By Bob Trask – Every general manager in the NHL is faced with the challenge of managing his roster within the constraints of the salary cap. A glance at the season ending salary cap situation has Montreal near the top of the salary cap heap and while that seems to indicate that Kent Hughes is operating with a set of handcuffs, upon closer look it may not be that bad.
The Canadiens have expiring contracts, players who may be traded and players who may have their contracts bought out. We can look at a purely hypothetical starting lineup for next year, one that admittedly makes a lot of assumptions, but it represents a starting point.
Here’s a look at one hypothetical lineup and cap hit by position and and estimate what the team’s cap situation could look like.
The first assumption is that Kent Hughes goes with the same goaltending tandem as last year. The team is not quite prepared for a cup run and Hughes may want to take the temperature of his squad before committing more money to goaltending. Jake Allen is on the books for $3.85 million next year while Sam Montembeault sits at an even $1.0 million. This is well below the league average and allows the team some leeway in other areas.
The total for the two goaltenders is $4.85 million but could go even lower if Allen was traded and Cayden Primeau wins the backup role. But for now, our hypothetical lineup will stick with the $4.85 million.
The second assumption is that the four LD from last year will return for the 2023-24 season. Mike Matheson, Kaiden Guhle, Jordan Harris and Arber Xhekaj will carry a combined cap hit of less that $7.5 million. That is an embarrassingly low number but the squad is one of the youngest in the league and their overall should improve. The good news is that none are up for contract renewal in the near future.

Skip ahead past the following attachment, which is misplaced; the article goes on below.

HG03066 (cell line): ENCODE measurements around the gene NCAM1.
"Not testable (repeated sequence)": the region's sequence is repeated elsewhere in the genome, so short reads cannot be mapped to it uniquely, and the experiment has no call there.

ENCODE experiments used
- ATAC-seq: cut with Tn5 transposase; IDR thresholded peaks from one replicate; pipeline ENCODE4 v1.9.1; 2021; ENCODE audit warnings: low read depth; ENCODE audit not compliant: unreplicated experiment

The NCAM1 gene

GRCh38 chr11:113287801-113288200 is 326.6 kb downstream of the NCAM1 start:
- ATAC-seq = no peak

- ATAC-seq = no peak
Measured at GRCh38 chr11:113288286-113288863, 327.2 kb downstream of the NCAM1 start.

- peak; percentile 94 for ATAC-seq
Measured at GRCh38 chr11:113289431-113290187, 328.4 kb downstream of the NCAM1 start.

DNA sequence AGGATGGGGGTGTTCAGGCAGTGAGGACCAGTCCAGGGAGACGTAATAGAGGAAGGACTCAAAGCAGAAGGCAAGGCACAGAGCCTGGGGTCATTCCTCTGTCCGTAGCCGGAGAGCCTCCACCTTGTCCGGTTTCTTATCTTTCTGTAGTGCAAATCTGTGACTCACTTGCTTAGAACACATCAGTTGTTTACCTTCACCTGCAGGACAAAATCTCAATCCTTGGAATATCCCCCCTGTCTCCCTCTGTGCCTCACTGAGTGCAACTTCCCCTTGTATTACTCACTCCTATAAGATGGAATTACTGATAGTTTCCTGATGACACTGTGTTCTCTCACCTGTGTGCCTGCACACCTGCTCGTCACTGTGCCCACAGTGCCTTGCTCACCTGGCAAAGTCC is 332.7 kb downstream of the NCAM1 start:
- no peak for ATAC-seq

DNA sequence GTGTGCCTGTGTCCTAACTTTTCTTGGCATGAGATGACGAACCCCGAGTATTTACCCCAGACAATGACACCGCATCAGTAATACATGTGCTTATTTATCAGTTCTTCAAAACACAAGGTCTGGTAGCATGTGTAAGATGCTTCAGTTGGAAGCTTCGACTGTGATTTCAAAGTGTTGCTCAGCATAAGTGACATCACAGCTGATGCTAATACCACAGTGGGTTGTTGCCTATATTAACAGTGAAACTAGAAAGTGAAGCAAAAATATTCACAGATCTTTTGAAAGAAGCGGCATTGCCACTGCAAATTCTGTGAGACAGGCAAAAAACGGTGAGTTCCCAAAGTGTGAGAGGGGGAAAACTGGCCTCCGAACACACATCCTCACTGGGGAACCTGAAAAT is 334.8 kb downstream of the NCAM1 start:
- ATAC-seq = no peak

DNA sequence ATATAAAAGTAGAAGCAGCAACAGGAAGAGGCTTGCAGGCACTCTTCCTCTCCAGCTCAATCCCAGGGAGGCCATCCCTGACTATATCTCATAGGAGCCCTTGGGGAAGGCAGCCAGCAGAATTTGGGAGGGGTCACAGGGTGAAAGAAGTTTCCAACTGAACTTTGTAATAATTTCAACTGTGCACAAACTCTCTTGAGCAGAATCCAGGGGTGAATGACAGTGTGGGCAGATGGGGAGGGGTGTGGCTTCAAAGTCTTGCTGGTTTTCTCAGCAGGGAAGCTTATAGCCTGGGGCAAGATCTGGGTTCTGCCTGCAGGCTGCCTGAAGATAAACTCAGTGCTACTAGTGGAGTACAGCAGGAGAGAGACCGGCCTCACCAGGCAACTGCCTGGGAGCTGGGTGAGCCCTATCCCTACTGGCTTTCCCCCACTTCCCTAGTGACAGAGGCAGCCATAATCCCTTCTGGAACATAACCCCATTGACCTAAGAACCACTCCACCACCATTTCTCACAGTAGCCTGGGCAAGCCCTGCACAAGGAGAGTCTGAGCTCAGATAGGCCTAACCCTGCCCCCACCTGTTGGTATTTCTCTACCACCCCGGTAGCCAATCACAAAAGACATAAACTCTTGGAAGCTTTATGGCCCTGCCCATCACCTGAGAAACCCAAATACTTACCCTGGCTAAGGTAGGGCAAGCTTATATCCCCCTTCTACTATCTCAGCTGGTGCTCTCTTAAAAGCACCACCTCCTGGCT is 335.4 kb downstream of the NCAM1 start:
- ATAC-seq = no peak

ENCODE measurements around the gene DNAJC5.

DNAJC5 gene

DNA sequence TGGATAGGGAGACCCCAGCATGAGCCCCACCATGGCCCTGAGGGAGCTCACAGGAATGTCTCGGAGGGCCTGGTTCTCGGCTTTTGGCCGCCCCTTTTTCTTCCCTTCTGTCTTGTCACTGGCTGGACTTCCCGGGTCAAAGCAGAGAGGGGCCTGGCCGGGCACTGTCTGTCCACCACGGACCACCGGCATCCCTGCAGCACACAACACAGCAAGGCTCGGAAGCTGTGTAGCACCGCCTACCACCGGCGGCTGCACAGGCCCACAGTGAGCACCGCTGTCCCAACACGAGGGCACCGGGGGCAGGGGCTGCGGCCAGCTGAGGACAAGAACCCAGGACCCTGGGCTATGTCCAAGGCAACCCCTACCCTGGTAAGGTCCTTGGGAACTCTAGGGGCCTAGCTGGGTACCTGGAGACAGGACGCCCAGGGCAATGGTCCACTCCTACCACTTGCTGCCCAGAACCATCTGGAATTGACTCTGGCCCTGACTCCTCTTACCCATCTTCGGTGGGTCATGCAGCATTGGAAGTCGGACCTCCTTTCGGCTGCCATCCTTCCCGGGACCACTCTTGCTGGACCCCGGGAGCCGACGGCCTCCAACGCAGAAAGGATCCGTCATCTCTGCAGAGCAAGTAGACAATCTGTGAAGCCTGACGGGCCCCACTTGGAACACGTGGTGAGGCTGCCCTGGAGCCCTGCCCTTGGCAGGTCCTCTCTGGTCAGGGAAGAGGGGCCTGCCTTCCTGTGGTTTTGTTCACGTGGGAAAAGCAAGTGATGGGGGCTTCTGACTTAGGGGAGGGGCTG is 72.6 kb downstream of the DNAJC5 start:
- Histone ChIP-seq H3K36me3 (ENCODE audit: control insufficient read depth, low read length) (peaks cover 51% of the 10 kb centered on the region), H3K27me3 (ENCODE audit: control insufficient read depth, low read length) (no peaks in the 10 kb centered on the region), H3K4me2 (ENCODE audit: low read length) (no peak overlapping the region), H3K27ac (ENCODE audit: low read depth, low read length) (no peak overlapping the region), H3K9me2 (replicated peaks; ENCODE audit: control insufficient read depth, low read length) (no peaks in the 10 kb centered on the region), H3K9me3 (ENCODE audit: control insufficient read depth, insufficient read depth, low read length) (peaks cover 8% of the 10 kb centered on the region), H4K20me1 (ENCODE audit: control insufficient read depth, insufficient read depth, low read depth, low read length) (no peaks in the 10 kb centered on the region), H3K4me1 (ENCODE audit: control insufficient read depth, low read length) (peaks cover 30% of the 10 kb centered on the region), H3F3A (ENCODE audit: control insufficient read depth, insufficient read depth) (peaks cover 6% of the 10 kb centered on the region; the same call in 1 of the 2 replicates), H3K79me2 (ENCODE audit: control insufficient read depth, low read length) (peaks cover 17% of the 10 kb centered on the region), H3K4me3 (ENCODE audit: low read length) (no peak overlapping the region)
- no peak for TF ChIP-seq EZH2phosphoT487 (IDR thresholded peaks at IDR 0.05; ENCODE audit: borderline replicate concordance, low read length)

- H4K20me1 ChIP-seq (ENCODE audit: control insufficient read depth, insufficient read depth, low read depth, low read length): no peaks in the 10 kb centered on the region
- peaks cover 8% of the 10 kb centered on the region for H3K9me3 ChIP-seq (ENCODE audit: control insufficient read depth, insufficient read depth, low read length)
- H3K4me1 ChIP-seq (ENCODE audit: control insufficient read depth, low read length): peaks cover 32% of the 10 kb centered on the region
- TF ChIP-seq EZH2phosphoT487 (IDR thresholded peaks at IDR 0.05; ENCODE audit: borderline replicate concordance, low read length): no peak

Right defense could probably use an upgrade and the name Damon Severson has popped up on Twitter as a potential UFA target. But until or if an acquisition happens, the Canadiens’ RD looks like it could be manned by David Savard, Justin Barron and Jonathan Kovacevic. Their combined cap hit come in at just under over $5.1 million. Chris Wideman can be placed on waivers and if he was not claimed and is sent to Laval, his salary is low enough that it won’t represent any cap hit to the Canadiens.
As with LD, the amount of money spend on RD is embarrassingly low and if there is cap room available, it wouldn’t be surprising if Kent Hughes tried to make a splash here in the free agent market or via the trade route.
Combining the cap hit of the LD listed above with the RD currently under contract, the Canadiens would have about $12.0 million in cap space dedicated to defense. That will change as the contracts come up for renewal but for the immediate future this salary structure is a bonus.
The center ice position presents a lot of possibilities. The Canadiens currently have Nick Suzuki, Kirby Dach, Christian Dvorak and Jake Evans under contract while a decision needs to be made on Sean Monahan before July 1st. But the elephant in the room is Pierre-Luc Dubois and he isn’t even a Canadien at this point. The biggest assumption made regarding this hypothetical lineup is that the Canadiens will trade for Dubois without giving up any players named as part of the future lineup in this article. A secondary assumption regarding Dubois is that he would be willing to sign for $7.5 million per year.
Acquiring Dubois would require one of the Canadiens’ existing centers to be bumped and, in this case, Christian Dvorak draws the short straw. It would also likely mean that if the Canadiens have any intention of re-signing Monahan, it would be as a LW… unless moving Kirby Dach back to RW is in the cards.
But if we stick to the original idea of Dach remaining at center, the total cap hit for Suzuki, Dach, Dubois and Evans would be just over $20.7 million.
For the purpose of this hypothetical lineup and the salary cap estimates, I have made three assumptions. The first is that Cole Caufield will sign for $7.825 million; the second is that Sean Monahan will be deemed healthy and sign a contract for $1.75 million plus bonuses to play left wing (not center); and the third is that Rafael Harvey-Pinard will also sign for $1.75 million. These three along with Juraj Slafkovsky, who carries a $950K cap hit would be the four starting left wingers. Based on the assumptions made, their combined cap hit would be $12.275 million.
It might not be the ideal LW lineup based on personnel currently in the organization but it is passable in a transition year while the Canadiens evaluate the play of prospects like Emil Heineman in Laval.